Photos by Brandon Kraemer
When you’re developing new streetbikes, it can be frustrating to be constrained by emissions regulations and a fickle market. For Brandon Kraemer, the senior product development director for Indian Motorcycles, he took his personal Victory Hammer and threw vexing regulations and market research out the window.
“The desire to create Jammer was really anchored in my patriotic spirit for American products and ingenuity,” Kraemer tells us. “In American culture we love our muscle cars, and the Big Three auto manufacturers have proven they know how to make them crazy fast while handling really good.
“But then when you go over to the motorcycle market, this idea of a big American motor in a sporty chassis isn’t as popular, and that performance doesn’t resonate as much with the common customer. So I knew if I wanted to build a muscle-car bike, I was going to have to create it myself.”
Kraemer said the idea started out modestly. He was looking to get additional cornering clearance, stronger brakes, and a more aggressive riding position. A Penske shock with taller links was added, as well as Brembo calipers and dual 320mm front rotors. A ProTaper handlebar was internally wired for a clean look and sporty ergonomics. The motor was upgraded with a 116-cubic-inch big-bore kit.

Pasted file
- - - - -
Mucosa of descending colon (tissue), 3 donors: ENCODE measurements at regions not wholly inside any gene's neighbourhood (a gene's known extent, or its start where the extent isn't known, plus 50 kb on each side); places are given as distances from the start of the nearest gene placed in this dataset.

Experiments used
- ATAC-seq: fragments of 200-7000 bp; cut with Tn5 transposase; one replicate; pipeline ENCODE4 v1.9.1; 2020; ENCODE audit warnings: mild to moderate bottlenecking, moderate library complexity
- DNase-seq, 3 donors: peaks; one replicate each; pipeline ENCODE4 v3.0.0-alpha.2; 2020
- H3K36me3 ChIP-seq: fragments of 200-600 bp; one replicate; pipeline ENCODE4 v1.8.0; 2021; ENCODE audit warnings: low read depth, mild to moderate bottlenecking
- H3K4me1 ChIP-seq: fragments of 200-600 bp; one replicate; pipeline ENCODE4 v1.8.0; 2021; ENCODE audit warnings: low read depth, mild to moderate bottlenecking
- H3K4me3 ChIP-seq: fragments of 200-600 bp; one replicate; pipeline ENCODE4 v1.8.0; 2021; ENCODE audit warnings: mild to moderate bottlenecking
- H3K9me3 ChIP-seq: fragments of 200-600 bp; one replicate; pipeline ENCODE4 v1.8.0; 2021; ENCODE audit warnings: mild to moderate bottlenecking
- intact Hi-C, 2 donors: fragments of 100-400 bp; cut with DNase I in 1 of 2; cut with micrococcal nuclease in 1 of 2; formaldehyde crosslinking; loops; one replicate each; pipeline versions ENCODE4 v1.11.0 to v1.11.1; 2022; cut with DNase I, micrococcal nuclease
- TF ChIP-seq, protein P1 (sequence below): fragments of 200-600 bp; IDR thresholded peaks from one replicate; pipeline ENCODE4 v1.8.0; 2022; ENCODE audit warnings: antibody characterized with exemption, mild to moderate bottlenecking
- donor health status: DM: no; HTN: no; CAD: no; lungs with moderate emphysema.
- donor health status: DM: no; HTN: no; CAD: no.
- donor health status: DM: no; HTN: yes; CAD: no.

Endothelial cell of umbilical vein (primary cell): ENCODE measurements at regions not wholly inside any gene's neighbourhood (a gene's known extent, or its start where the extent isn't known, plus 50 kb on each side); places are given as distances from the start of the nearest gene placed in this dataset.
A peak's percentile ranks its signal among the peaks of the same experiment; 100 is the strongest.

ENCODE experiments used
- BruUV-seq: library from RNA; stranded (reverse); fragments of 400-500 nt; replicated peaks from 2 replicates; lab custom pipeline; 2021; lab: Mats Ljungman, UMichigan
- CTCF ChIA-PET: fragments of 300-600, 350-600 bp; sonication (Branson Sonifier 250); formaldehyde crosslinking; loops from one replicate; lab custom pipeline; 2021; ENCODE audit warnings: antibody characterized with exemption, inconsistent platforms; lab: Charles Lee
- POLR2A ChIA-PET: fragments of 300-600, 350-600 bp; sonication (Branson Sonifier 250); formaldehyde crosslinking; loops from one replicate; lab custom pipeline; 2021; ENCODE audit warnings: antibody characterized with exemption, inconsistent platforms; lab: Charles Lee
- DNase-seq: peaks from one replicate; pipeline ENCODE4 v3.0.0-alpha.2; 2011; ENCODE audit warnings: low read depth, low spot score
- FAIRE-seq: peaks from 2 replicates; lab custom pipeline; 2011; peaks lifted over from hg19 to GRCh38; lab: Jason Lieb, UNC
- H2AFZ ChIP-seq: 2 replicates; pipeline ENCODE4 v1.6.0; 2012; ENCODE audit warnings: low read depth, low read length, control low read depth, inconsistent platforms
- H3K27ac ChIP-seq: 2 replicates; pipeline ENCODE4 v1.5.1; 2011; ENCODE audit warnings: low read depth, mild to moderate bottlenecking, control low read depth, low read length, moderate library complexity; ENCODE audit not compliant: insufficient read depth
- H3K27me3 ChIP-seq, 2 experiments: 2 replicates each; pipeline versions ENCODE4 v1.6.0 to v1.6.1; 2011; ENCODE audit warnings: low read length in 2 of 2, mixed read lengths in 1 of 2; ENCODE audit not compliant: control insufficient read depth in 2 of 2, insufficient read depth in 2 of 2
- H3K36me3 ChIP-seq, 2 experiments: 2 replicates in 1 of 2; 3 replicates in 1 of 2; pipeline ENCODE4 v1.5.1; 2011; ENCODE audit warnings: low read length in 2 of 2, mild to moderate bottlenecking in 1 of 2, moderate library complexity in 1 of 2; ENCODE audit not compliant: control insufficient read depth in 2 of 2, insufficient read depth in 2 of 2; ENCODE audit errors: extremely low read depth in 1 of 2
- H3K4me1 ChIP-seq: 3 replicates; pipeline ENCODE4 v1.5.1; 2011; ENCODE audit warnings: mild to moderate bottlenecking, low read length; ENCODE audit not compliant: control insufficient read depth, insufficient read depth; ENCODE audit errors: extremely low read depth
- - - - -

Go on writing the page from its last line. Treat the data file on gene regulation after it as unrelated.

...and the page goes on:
And then things got really wild with the addition of a Procharger B1 supercharger kit from Lloydz Performance. The incredible result is a stupefying 212 horsepower at the rear wheel, with a ridiculous 182 lb-ft of torque.
“The bike is a visceral beast to ride,” Kraemer reports. “(Japanese) liter-bikes are crazy fast, but being so smooth, you just don’t realize how fast you’re going, where Jammer makes you feel everything. I’ve never ridden a bull in a rodeo, but I expect that adrenaline feeling is on a similar level!”
Kraemer places most of the credit for completion of his bike to Scott Kietzmann of Conquest Customs, who performed most of the chassis work. Kietzmann was also responsible for the beautiful left-side exhaust that exits under the tail, requiring significant fabrication to the mid-frame and rear subframe to get it packaged within the bike. Carbon fiber bodywork was painted by Rick Corgan.
So, what’s it like to ride the Jammer?
“First off it’s crazy loud, kinda like being at the dragstrip when they start up a Pro Stock car,” Kraemer says. “ Then the next thing you notice is the supercharger noises, which are more mechanical sounding than you expect.
“Then you hop on and below 2500 rpm it’s pretty tame,” Kraemer continues, “but once above that point, the blow-off valve slams shut and it pulls harder and faster than anything I’ve ever ridden. With the GP-style reverse shift pattern, you bang through the gears almost faster than your brain can register it, and before you realize it, you’re well into triple-digit speeds.
“To me, bikes are made to get our adrenaline pumping. And Jammer does that better than any other.”